The "Fast and the Furious" franchise got dangerously close to the point-of-no-return in the sixth installment, when the characters, speeding down a runway in cars, collectively took down a gigantic cargo plane. How do you top that, after all?
These movies keep getting bigger and bigger, with stunts upon stunts that don't just defy credibility; they violate the very laws of physics. Eventually, there's a limit.
Yet in "Furious 7," new director James Wan finds a way forward. Truly, it can be said that this is the biggest one yet.
Cars parachute out of planes, landing on remote Caucasus Mountain highways. They fly out of Middle Eastern skyscrapers. At one point, a character sprints and leaps his way out of a bus as it dangles off a cliff. The absurdity knows no bounds.
The actors don't really act. They glide through scenes and mildly riff on their familiar personas.
And the picture flat out works. It's becoming increasingly hard to outright dismiss this franchise, even if every nuanced critical bone in my body would love to do so. There aren't many other examples of successful seventh entries and there's an art to managing such a supersized enterprise in a way that keeps it from being grating.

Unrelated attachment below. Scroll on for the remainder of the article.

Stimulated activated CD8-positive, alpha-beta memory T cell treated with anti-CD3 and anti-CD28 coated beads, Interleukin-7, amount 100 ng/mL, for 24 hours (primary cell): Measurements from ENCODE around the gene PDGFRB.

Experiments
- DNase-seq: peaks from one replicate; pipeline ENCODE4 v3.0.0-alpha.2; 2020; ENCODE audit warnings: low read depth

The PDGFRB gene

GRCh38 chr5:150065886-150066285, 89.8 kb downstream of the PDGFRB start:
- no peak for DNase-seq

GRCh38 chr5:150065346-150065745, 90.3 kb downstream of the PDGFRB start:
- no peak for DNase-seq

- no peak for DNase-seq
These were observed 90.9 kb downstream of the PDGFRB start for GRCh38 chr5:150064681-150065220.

This time, Dom (Vin Diesel) and crew are enlisted by a game Kurt Russell to chase a MacGuffin (seriously it doesn't even remotely matter), so that Russell's black ops agent will help them strike back at the British operative (Jason Statham) hellbent on killing them.
The plot has never held less significance. It's all about the stunts and, ultimately, a quite touching and, yes, subtle tribute to the late Paul Walker.